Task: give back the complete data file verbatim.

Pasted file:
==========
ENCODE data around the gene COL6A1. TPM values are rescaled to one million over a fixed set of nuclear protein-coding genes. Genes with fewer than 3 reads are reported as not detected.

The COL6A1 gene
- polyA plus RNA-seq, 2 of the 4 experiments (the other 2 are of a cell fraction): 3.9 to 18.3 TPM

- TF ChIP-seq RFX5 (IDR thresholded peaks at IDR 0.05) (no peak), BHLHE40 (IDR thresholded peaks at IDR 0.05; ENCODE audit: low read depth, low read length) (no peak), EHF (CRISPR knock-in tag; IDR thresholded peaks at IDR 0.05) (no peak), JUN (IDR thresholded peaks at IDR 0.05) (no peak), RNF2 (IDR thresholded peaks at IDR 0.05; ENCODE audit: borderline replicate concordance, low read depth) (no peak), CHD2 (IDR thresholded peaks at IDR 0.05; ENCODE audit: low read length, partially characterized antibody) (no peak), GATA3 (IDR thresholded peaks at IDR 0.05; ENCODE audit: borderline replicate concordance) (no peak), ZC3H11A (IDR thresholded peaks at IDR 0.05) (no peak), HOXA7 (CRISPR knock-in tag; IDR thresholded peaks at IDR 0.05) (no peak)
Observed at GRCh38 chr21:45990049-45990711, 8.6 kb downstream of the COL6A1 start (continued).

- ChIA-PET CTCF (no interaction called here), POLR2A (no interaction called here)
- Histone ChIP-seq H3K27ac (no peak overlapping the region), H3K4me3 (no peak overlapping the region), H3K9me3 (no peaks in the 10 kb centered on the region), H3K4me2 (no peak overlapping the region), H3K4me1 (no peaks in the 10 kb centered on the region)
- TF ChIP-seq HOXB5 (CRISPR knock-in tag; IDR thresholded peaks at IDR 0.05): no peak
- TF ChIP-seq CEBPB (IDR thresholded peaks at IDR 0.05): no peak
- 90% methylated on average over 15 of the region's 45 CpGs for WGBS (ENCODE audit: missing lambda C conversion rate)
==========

ENCODE data around the gene COL6A1. TPM values are rescaled to one million over a fixed set of nuclear protein-coding genes. Genes with fewer than 3 reads are reported as not detected.

The COL6A1 gene
- polyA plus RNA-seq, 2 of the 4 experiments (the other 2 are of a cell fraction): 3.9 to 18.3 TPM

- TF ChIP-seq RFX5 (IDR thresholded peaks at IDR 0.05) (no peak), BHLHE40 (IDR thresholded peaks at IDR 0.05; ENCODE audit: low read depth, low read length) (no peak), EHF (CRISPR knock-in tag; IDR thresholded peaks at IDR 0.05) (no peak), JUN (IDR thresholded peaks at IDR 0.05) (no peak), RNF2 (IDR thresholded peaks at IDR 0.05; ENCODE audit: borderline replicate concordance, low read depth) (no peak), CHD2 (IDR thresholded peaks at IDR 0.05; ENCODE audit: low read length, partially characterized antibody) (no peak), GATA3 (IDR thresholded peaks at IDR 0.05; ENCODE audit: borderline replicate concordance) (no peak), ZC3H11A (IDR thresholded peaks at IDR 0.05) (no peak), HOXA7 (CRISPR knock-in tag; IDR thresholded peaks at IDR 0.05) (no peak)
Observed at GRCh38 chr21:45990049-45990711, 8.6 kb downstream of the COL6A1 start (continued).

- ChIA-PET CTCF (no interaction called here), POLR2A (no interaction called here)
- Histone ChIP-seq H3K27ac (no peak overlapping the region), H3K4me3 (no peak overlapping the region), H3K9me3 (no peaks in the 10 kb centered on the region), H3K4me2 (no peak overlapping the region), H3K4me1 (no peaks in the 10 kb centered on the region)
- TF ChIP-seq HOXB5 (CRISPR knock-in tag; IDR thresholded peaks at IDR 0.05): no peak
- TF ChIP-seq CEBPB (IDR thresholded peaks at IDR 0.05): no peak
- 90% methylated on average over 15 of the region's 45 CpGs for WGBS (ENCODE audit: missing lambda C conversion rate)